Clergy would be exempt from a proposed plan to limit the amount of income an employee can generate from an employer-owned property, thanks to a generous exclusion for “ministers of the gospel.”
Under the plan — proposed by Michigan congressman Dave Camp — principal residence indebtedness would be limited to between $500,000 and $1 million, and real estate taxes would no longer be deductible. The amount of income excluded from taxation would also be limited under a provision called Internal Revenue Code section 119. But another Code section 107 would exempt preachers and clergy from the provision, enabling an exclusion for their housing and cash allowances for such abodes.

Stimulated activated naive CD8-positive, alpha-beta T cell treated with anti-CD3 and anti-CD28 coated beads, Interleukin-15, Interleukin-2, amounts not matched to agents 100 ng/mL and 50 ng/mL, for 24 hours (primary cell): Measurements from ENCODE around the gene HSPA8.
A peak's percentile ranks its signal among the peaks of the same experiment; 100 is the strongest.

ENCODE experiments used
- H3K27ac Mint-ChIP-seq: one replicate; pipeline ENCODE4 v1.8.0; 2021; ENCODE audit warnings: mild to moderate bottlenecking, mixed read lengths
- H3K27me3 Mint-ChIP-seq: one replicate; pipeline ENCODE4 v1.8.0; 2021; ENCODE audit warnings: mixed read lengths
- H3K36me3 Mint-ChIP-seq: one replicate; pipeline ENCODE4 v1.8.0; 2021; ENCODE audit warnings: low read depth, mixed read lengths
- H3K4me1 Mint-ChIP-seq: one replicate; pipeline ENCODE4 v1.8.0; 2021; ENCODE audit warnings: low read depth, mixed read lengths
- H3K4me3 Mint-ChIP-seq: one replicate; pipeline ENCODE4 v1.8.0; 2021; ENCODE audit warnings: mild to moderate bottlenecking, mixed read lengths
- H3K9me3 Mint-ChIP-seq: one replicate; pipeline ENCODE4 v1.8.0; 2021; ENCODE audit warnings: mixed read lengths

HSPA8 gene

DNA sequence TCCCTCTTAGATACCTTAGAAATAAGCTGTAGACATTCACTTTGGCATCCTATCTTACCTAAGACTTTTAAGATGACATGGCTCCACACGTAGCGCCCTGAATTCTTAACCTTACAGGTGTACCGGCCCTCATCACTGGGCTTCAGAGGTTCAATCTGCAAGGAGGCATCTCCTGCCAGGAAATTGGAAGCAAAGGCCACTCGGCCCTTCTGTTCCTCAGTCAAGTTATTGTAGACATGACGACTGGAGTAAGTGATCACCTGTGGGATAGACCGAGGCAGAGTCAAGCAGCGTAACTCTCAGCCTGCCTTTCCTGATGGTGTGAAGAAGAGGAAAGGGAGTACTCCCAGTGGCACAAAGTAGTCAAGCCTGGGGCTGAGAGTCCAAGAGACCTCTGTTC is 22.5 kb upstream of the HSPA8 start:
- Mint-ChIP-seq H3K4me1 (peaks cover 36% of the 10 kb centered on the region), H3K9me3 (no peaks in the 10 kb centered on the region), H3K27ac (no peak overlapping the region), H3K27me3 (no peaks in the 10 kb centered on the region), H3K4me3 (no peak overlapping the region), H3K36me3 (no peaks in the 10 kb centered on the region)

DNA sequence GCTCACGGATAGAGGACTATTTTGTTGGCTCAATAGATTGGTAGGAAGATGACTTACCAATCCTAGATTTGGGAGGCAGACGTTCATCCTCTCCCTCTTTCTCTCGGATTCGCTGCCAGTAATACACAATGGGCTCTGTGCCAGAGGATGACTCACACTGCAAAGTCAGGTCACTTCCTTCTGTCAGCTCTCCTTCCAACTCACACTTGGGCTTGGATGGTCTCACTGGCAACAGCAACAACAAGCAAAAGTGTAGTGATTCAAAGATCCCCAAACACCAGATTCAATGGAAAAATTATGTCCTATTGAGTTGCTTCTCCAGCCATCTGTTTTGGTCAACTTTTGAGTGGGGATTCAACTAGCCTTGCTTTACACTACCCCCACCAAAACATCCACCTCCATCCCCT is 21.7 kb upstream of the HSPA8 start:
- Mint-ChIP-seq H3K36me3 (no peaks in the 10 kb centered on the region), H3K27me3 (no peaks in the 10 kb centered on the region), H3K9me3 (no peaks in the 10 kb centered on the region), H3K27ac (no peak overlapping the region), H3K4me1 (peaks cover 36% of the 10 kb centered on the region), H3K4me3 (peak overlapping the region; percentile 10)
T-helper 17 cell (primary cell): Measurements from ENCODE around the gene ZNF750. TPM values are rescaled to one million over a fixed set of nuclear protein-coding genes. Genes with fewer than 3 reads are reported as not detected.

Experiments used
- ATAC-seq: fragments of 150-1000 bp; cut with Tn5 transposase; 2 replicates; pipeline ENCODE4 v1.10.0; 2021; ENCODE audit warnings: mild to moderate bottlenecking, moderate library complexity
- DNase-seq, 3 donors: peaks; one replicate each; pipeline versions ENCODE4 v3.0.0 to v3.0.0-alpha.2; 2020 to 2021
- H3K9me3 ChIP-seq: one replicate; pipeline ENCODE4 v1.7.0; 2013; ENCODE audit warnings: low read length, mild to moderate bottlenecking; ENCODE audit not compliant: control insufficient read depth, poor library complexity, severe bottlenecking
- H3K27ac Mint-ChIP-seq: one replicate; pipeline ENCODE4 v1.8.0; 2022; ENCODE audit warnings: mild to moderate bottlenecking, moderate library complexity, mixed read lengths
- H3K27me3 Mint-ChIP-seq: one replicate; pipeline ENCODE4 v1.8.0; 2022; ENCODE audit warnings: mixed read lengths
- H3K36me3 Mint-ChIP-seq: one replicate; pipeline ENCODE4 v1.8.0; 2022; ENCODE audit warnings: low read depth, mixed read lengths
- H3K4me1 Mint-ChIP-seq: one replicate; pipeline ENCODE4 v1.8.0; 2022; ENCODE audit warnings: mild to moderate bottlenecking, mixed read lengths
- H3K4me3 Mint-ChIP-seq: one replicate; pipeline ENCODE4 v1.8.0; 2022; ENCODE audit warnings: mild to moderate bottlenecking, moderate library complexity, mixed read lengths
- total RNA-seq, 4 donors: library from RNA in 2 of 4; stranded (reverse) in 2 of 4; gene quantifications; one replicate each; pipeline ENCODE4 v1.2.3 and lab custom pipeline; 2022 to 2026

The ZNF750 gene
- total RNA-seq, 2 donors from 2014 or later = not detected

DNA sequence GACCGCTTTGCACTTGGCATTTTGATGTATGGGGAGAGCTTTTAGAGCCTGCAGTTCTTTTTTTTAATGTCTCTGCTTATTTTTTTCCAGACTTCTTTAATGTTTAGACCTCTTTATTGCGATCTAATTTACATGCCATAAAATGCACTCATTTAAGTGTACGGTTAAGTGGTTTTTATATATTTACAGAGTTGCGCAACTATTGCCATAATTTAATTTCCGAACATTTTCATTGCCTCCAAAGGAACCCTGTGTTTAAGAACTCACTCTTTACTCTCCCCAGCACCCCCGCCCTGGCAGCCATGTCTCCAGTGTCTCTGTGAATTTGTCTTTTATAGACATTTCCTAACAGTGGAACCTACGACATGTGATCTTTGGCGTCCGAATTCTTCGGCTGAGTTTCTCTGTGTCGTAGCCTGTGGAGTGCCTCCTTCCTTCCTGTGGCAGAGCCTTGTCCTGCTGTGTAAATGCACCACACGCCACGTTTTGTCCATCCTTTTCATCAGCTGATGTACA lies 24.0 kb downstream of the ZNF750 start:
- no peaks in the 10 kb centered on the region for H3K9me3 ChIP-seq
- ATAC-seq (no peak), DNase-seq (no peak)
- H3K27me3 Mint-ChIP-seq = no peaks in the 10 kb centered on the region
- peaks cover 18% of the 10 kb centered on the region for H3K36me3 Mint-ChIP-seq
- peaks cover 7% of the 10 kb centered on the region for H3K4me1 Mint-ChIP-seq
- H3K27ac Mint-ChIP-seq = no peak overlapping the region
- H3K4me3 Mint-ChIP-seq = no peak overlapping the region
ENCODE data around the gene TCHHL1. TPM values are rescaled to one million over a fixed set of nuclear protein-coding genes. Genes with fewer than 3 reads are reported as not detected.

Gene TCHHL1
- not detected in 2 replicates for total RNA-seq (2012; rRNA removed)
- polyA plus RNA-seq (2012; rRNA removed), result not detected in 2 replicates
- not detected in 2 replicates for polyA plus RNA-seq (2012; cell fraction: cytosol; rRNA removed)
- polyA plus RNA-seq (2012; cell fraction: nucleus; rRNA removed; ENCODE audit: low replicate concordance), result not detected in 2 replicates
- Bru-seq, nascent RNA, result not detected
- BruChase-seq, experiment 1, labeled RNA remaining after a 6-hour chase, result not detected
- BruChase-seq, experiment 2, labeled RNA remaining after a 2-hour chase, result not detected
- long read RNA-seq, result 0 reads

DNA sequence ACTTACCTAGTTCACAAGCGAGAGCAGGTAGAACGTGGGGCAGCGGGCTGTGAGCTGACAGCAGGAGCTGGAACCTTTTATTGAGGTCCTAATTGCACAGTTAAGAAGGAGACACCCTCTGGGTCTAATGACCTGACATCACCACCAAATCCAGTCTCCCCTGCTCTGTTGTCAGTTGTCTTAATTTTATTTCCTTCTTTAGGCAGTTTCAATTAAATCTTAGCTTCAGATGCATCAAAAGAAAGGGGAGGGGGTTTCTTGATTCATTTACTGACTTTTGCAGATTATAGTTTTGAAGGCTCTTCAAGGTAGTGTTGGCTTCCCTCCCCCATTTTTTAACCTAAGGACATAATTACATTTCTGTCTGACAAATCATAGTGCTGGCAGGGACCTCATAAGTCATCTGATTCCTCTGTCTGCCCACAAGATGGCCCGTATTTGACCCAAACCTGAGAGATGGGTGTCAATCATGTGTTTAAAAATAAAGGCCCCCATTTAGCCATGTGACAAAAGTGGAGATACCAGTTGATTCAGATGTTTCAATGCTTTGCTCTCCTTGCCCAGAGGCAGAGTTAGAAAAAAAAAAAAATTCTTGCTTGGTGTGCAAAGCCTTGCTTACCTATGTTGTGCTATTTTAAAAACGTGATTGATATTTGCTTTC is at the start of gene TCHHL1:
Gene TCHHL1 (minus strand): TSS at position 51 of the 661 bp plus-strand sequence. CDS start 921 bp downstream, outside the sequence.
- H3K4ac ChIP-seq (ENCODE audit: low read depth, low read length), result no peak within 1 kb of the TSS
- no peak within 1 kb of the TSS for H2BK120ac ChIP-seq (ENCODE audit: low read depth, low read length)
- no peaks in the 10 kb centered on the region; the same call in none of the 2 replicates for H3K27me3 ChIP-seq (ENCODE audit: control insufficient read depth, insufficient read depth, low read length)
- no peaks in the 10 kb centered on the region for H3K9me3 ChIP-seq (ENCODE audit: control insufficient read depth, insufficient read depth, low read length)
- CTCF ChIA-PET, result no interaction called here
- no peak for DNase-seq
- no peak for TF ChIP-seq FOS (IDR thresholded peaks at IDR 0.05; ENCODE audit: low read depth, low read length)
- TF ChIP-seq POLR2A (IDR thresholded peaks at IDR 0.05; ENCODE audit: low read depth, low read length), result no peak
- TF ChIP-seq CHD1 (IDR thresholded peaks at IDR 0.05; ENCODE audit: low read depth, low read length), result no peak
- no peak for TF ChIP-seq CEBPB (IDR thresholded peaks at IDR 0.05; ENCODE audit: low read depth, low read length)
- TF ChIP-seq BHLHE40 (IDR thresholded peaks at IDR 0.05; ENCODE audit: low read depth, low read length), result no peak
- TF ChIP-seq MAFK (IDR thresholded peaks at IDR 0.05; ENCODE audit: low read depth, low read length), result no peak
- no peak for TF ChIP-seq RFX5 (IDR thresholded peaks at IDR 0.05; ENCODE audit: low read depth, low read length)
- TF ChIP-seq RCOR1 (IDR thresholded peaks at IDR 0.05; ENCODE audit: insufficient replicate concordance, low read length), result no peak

“That Congress would put limits on tax-free housing allowed under IRC 119 and not under IRC 107 is simply untenable,” Adam Chodrow, an Arizona State University law professor, told Forbes. “There is no justification whatsoever for allowing cash payments to clergy, as opposed to in-kind housing, to go untaxed.”
The proposal is under fire from the Freedom From Religion Foundation, which won a first battle to pull down the measure in District Court. There are also objection within the clergy itself, with one pastor telling Forbes that the potential lack of financial transparency could attract the “wrong type of people” to ministry. [Forbes] — Julie Strickland